I believe this is what's known in high-minded political science circles as "a massive conflict of interest."
Obviously, people should avoid jumping to conclusions or crying "fraud!" until a more thorough investigation has been conducted. Considering the documented history of security flaws that comes with electronic voting machines, however, this seems like something that's worth keeping an eye on. Here's some more details on the known ties between H.I.G. Capital and Bain & Co., courtesy of The Daily Dolt:
- H.I.G. was founded by Tony Tamer, a former Bain employee and bundler for Mitt Romney’s campaign.
- Of H.I.G.’s 22 American directors, 21 donated to Mitt Romney’s 2012 presidential campaign. One person made no political donations at all; one person donated to both Mitt Romney and Barack Obama; the remaining 20 directors donated exclusively to Mitt Romney in 2012. (See below for links to donations.)
- Of these 22 American directors, seven of them (nearly one-third) are former Bain employees. Now, we should note (as a reader helpfully pointed out), this is Bain & Co., which Mitt Romney left in order to start the affiliated Bain Capital. The connection is therefore a little more tenuous, but we still find H.I.G.’s overwhelming allegiance and financial support of the Romney campaign surprising (not that it’s surprising that a private equity company would lean Republican, but this level of support is pretty unusual).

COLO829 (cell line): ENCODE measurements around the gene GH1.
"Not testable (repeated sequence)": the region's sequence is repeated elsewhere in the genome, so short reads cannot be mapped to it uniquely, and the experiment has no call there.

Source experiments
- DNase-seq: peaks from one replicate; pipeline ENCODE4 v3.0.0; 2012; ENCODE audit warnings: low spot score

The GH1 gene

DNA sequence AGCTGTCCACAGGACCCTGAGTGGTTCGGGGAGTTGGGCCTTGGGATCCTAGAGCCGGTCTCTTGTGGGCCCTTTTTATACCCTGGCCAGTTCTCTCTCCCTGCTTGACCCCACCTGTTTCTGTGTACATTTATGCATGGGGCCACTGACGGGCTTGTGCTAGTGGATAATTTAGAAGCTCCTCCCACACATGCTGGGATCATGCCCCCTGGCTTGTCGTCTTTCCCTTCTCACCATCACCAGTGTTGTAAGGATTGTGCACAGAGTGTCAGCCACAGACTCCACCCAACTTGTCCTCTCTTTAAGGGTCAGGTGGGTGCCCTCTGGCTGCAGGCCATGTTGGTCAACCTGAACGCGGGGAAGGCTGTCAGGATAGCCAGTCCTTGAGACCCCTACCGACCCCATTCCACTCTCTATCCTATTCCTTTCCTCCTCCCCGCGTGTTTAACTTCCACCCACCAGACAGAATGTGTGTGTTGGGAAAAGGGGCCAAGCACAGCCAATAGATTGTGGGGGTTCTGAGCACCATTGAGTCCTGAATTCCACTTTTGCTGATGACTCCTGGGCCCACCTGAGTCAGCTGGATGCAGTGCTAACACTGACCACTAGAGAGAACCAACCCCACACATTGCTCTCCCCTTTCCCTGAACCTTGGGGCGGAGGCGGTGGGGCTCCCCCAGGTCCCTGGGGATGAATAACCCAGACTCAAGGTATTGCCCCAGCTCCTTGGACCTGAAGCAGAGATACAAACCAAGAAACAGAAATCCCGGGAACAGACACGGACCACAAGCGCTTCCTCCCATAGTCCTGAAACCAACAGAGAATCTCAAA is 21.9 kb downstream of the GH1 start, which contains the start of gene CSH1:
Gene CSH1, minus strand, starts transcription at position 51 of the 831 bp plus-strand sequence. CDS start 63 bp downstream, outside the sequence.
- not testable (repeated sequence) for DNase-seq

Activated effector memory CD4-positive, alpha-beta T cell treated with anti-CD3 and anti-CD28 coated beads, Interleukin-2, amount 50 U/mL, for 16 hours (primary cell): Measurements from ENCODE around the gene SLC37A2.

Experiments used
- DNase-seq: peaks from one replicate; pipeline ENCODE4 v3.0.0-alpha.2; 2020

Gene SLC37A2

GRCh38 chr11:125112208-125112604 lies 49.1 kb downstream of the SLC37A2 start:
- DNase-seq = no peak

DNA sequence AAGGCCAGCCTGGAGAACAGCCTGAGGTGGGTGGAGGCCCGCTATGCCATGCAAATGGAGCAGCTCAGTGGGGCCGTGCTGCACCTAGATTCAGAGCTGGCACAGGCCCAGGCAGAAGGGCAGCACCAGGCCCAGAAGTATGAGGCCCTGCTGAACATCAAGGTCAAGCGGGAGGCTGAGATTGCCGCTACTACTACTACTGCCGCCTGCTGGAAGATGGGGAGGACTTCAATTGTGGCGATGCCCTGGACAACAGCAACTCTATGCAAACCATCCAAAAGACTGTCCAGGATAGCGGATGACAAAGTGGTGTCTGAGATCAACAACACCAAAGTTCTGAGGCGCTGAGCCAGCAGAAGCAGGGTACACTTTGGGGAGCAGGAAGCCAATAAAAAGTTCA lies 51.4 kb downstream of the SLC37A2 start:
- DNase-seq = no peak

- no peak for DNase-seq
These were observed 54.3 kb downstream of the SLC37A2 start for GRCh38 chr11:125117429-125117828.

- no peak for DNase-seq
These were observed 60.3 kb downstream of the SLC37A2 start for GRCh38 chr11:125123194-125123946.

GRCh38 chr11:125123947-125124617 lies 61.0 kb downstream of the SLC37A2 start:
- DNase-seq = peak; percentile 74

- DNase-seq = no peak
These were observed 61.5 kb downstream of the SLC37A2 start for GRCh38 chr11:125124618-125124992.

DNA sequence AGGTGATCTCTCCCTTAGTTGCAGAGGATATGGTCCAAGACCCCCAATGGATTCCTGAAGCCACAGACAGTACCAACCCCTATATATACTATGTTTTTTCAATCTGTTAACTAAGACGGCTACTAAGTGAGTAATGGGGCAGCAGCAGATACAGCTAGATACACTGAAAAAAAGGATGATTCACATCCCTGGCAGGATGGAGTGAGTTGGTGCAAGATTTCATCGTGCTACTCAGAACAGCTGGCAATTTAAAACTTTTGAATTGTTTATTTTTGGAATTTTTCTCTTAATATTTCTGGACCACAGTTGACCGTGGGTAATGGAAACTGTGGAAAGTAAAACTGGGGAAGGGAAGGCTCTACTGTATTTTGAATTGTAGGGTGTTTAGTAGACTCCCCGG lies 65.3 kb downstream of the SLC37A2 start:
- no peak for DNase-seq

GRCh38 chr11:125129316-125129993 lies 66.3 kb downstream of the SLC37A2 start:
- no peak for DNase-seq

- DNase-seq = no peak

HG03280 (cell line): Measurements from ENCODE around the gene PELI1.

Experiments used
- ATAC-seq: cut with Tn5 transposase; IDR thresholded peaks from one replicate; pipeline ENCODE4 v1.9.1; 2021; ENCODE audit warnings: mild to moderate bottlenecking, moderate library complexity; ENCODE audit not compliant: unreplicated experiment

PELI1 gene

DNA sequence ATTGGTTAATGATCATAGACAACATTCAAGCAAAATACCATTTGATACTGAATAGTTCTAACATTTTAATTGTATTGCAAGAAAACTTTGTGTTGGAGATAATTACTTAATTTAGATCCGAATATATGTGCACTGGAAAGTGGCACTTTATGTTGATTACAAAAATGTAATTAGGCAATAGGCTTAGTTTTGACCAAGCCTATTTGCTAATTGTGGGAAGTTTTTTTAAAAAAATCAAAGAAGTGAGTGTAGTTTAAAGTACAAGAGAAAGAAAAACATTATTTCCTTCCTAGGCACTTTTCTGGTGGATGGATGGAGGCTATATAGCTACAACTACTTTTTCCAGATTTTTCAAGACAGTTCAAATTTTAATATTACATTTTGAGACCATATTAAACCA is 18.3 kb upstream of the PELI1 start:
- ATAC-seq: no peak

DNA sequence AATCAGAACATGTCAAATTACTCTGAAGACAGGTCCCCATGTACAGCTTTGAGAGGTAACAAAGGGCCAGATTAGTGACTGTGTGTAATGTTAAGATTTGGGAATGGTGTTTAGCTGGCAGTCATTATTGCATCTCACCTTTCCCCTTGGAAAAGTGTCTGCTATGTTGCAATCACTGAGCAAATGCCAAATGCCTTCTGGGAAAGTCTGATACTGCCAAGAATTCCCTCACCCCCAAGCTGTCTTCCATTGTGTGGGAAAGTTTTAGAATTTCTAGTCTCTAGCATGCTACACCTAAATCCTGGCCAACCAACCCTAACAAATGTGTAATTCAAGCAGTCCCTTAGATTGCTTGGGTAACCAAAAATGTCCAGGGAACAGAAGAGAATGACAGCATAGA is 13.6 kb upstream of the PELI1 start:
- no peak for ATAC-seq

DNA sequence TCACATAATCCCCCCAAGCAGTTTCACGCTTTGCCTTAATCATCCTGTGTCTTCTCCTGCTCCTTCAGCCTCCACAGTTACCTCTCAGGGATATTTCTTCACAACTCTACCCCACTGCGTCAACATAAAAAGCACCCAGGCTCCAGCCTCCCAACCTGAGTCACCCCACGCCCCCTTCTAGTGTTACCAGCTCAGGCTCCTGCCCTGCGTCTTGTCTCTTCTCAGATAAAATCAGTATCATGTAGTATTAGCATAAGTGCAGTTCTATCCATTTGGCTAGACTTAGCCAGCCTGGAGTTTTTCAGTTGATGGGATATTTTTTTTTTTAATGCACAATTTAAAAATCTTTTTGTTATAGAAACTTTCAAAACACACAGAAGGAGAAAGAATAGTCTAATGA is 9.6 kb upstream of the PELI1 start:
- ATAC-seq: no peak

- Four of H.I.G.’s directors, Tony Tamer, John Bolduc, Douglas Berman, and Brian D. Schwartz, are Romney bundlers along with former Bain and H.I.G. manager Brian Shortsleeve. Two of H.I.G.’s managing directors, Douglas Berman and Brian D. Schwartz, were present at the $50,000-per-plate fundraiser where Mitt Romney made his notorious "47%" comments.
- H.I.G. employees currently make up the majority of Hart InterCivic’s five-member board of directors. Two of these three directors of the voting machine company, Neil Tuch and Jeff Bohl, have donated directly to Mitt Romney’s campaign.